The resulting pattern is a band of alternating light and dark areas — an interference pattern like what you would see if you ran the experiment with waves of water.

We know, however, that light is made up of individual particles, called photons. It’s possible to fire these photons, one at a time, with enough lead time between each photon to ensure successive particles can’t interfere with each other.

Run the experiment like this, and the same interference pattern shows up — suggesting that these individual particles were still acting as a wave, somehow taking multiple possible paths and interfering with themselves.

Performing the experiment again, this time with another detector at both slits, allows you to determine which slit each photon travels through — or, theoretically, to observe these photons passing through both slits at the same time.

The resulting pattern from this variation of the experiment isn’t a wave pattern, however — instead, you will see the double-band pattern you would expect from a particle.

When unobserved, light acts mostly like a wave. When observed, individual photons cease existing in multiple places simultaneously, and instead behave like a particle.

Scientists use the phrase “wave function” to describe quantum systems that exist in multiple states. The act of observation forces the photon wave function to adopt just one of these states. Causing this loss of superposition is called “collapsing the wave function.”

Applications of Quantum Mechanics

For the most part, quantum mechanics remains cutting-edge science, and applications can sometimes lag far behind novel research. However, there are already a few major potential applications of quantum mechanics that could significantly reshape fields like manufacturing and computer science over the next few decades.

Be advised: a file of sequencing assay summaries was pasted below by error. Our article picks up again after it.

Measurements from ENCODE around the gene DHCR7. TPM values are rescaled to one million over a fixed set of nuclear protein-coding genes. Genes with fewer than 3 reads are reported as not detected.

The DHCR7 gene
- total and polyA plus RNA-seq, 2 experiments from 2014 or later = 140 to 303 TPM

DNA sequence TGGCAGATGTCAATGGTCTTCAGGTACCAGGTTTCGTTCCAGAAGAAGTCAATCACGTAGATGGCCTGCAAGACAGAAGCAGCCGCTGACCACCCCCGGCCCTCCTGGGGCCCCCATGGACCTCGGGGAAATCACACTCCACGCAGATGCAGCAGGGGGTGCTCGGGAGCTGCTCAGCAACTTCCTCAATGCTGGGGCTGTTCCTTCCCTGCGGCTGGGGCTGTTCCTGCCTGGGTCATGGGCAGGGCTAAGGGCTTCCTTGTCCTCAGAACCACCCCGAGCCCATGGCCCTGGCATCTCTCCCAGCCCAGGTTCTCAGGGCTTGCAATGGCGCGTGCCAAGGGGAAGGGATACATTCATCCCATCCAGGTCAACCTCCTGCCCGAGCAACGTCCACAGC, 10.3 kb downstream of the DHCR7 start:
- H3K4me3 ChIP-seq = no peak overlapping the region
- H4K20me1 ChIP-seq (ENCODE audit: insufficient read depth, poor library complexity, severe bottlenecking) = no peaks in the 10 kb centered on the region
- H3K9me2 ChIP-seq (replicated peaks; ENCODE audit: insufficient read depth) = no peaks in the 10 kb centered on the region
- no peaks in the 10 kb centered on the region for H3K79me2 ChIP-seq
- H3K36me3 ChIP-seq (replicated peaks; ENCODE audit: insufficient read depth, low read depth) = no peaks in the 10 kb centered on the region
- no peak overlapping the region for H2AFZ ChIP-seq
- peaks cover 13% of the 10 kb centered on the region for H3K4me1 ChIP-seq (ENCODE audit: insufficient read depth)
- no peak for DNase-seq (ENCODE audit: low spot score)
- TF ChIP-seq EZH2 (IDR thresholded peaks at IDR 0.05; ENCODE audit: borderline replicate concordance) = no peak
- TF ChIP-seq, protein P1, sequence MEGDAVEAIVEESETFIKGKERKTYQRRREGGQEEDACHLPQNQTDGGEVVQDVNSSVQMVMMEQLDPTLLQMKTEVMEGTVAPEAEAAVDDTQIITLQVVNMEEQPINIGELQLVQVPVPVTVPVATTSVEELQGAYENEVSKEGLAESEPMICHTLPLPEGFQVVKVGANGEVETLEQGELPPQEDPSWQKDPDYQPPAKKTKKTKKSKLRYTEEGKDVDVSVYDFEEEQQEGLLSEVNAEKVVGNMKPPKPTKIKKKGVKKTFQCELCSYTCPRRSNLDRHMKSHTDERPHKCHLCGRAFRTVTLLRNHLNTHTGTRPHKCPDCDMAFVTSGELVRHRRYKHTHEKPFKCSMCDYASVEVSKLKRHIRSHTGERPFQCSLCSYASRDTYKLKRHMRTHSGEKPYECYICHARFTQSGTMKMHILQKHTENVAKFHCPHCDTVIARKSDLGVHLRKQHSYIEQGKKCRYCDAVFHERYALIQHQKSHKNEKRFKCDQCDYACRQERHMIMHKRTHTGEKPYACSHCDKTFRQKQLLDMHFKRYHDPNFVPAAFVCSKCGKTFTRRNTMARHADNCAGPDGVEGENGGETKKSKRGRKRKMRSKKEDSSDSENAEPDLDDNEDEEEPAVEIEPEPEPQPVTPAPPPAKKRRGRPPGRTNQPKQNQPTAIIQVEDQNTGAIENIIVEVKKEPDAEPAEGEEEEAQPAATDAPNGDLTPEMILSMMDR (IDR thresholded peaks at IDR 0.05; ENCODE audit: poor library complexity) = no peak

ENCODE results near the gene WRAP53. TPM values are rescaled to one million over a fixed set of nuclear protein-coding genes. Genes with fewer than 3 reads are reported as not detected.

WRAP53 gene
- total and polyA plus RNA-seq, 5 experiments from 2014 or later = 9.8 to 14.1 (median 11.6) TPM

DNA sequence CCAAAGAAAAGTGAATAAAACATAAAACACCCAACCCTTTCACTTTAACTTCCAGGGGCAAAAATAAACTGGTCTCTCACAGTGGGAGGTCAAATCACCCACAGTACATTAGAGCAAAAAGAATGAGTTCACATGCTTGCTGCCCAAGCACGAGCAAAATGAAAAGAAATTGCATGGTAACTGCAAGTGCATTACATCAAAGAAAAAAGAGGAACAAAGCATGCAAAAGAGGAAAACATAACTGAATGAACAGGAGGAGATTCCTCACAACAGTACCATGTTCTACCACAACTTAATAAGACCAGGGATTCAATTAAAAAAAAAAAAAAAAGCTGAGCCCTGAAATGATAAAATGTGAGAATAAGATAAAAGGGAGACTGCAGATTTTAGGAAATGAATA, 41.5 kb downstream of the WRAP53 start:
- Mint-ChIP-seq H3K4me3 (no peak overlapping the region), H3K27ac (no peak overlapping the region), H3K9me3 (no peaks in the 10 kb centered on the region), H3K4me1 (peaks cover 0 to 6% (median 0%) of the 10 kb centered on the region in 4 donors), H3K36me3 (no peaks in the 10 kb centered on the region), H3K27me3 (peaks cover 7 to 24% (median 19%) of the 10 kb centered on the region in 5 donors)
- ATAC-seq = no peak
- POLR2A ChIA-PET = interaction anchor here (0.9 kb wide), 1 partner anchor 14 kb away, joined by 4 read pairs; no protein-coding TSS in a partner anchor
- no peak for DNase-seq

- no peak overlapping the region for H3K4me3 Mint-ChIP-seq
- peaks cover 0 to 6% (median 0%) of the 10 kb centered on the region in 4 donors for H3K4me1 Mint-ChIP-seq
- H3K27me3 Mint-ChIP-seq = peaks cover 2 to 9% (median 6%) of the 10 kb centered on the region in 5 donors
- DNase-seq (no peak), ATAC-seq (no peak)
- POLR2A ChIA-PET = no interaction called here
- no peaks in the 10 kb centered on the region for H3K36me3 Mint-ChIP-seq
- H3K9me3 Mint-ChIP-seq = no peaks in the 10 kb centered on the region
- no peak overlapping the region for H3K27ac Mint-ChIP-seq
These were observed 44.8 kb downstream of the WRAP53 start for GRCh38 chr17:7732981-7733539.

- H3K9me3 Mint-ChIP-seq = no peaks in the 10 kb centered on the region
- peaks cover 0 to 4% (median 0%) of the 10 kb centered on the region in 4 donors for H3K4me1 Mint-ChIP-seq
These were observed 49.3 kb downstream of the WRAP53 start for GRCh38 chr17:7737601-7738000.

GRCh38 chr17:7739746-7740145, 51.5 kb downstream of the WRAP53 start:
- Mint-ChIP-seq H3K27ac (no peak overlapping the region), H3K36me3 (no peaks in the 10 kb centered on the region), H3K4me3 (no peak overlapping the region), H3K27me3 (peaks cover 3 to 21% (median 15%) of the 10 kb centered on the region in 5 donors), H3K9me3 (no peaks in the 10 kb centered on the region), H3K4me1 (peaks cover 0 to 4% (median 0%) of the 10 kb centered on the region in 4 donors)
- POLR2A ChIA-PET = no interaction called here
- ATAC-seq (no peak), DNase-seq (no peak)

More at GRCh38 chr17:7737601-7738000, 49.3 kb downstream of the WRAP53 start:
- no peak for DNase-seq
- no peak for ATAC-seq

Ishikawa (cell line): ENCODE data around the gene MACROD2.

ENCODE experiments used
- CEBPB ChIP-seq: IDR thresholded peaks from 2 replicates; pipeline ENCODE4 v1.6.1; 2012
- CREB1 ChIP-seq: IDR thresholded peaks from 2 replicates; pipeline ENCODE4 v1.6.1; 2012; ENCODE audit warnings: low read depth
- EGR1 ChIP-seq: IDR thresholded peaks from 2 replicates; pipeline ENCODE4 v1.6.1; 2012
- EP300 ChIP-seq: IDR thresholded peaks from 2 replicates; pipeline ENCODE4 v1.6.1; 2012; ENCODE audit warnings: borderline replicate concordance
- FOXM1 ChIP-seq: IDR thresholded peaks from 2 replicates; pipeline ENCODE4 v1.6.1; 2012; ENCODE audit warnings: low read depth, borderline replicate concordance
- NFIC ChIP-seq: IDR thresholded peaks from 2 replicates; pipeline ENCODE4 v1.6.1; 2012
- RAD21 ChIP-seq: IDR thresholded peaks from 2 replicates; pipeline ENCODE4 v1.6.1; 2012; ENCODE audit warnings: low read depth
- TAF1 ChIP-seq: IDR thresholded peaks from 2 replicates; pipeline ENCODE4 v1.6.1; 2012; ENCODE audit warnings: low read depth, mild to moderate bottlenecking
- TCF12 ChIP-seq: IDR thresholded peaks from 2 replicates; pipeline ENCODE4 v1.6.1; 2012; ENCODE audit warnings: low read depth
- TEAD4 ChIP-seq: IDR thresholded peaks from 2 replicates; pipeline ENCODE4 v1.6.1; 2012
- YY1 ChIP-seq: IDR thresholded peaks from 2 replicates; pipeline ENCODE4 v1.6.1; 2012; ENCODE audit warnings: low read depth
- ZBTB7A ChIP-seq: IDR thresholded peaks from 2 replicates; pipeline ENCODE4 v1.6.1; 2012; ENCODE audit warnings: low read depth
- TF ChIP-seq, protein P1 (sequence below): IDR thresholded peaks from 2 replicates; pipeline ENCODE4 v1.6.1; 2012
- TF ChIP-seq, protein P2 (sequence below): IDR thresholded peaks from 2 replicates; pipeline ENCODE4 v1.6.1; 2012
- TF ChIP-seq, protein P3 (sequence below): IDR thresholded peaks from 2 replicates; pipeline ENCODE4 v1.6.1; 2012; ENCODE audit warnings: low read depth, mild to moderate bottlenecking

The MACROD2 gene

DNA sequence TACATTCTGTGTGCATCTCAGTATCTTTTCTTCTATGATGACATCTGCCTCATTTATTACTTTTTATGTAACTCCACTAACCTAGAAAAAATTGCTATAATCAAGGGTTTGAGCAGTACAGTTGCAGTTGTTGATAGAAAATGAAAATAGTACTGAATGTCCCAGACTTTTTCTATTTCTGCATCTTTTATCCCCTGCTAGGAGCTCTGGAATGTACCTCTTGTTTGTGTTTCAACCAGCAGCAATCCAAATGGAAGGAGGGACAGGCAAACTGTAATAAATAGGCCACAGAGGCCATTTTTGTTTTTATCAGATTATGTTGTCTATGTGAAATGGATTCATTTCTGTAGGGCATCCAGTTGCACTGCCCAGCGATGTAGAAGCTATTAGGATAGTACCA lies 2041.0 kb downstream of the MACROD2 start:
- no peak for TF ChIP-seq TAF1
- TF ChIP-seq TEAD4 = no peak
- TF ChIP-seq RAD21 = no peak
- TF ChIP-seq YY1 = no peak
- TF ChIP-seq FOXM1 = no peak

One of the most important will likely be quantum computers. These computers use quantum uncertainty and advanced data science to create a new way of storing data

All the information that a classic computer uses is stored in bits. These bits can be in one of two positions — off or on, typically represented as 0 or 1.

Quantum computers use quantum bits, or qubits. These bits can be in both the standard positions — on or off — as well as in superposition. Bits in superpositions are in multiple states until observed.

This extra category of potential states makes quantum computers very good at solving problems that traditional computers can struggle with — like, for example, the modeling of quantum systems.

In practice, this may be able to help developers of computer hardware pack significantly more storage space and processing power into the same amount of volume — allowing for an exponential increase in processing speed for certain types of problems.

The unique nature of quantum computers would provide other practical benefits, as well. For example, one quantum computer was recently used by Google to create a time crystal — an exotic form of matter that periodically changes states without consuming energy.

It’s not clear how close we are to quantum computing becoming advanced enough to manage challenges that traditional computers can’t solve.

Researchers from companies invested in quantum computing technology, like IBM and Google, believe we may be just years from quantum computers revolutionizing computer science as a whole. Others believe existing challenges may render this kind of quantum computing mostly impossible.

In any case, it’s likely we’ll know a lot more about the practicality of quantum computing very soon.

Knowledge of Quantum Mechanics May Reshape Science

As our understanding of the quantum realm grows, we may be able to answer fundamental questions about the universe and solve problems that were previously difficult or impossible to handle.

Quantum computers are one example of how this research could transform the world. Other applications — like quantum-powered cryptography and quantum microscopes — could offer similar benefits.

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Emily Newton

Emily Newton is a technology and industrial journalist and the Editor in Chief of Revolutionized. She enjoys reading and writing about how technology is changing the world around us.